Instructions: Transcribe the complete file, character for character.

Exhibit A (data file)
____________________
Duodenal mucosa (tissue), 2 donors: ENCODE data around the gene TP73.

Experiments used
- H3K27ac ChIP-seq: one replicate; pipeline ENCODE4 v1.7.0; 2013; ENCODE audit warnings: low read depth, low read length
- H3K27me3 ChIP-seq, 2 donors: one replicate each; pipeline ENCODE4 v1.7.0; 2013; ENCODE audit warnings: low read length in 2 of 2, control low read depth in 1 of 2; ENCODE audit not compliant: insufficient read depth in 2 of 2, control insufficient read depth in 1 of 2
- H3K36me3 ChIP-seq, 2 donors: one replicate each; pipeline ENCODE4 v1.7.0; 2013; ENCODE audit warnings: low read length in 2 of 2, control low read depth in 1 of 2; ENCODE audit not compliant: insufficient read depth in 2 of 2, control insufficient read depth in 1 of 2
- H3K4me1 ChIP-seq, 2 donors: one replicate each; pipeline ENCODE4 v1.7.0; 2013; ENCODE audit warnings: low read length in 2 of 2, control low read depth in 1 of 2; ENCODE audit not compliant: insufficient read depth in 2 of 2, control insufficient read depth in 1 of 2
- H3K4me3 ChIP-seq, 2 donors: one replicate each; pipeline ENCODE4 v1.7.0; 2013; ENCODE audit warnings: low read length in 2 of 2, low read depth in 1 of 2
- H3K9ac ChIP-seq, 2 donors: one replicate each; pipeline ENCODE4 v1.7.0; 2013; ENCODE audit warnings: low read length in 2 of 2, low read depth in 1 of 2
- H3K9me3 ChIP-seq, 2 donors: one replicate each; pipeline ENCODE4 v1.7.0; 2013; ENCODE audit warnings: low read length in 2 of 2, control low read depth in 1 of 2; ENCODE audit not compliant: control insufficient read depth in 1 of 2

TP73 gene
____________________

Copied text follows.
Duodenal mucosa (tissue), 2 donors: ENCODE data around the gene TP73.

Experiments used
- H3K27ac ChIP-seq: one replicate; pipeline ENCODE4 v1.7.0; 2013; ENCODE audit warnings: low read depth, low read length
- H3K27me3 ChIP-seq, 2 donors: one replicate each; pipeline ENCODE4 v1.7.0; 2013; ENCODE audit warnings: low read length in 2 of 2, control low read depth in 1 of 2; ENCODE audit not compliant: insufficient read depth in 2 of 2, control insufficient read depth in 1 of 2
- H3K36me3 ChIP-seq, 2 donors: one replicate each; pipeline ENCODE4 v1.7.0; 2013; ENCODE audit warnings: low read length in 2 of 2, control low read depth in 1 of 2; ENCODE audit not compliant: insufficient read depth in 2 of 2, control insufficient read depth in 1 of 2
- H3K4me1 ChIP-seq, 2 donors: one replicate each; pipeline ENCODE4 v1.7.0; 2013; ENCODE audit warnings: low read length in 2 of 2, control low read depth in 1 of 2; ENCODE audit not compliant: insufficient read depth in 2 of 2, control insufficient read depth in 1 of 2
- H3K4me3 ChIP-seq, 2 donors: one replicate each; pipeline ENCODE4 v1.7.0; 2013; ENCODE audit warnings: low read length in 2 of 2, low read depth in 1 of 2
- H3K9ac ChIP-seq, 2 donors: one replicate each; pipeline ENCODE4 v1.7.0; 2013; ENCODE audit warnings: low read length in 2 of 2, low read depth in 1 of 2
- H3K9me3 ChIP-seq, 2 donors: one replicate each; pipeline ENCODE4 v1.7.0; 2013; ENCODE audit warnings: low read length in 2 of 2, control low read depth in 1 of 2; ENCODE audit not compliant: control insufficient read depth in 1 of 2

TP73 gene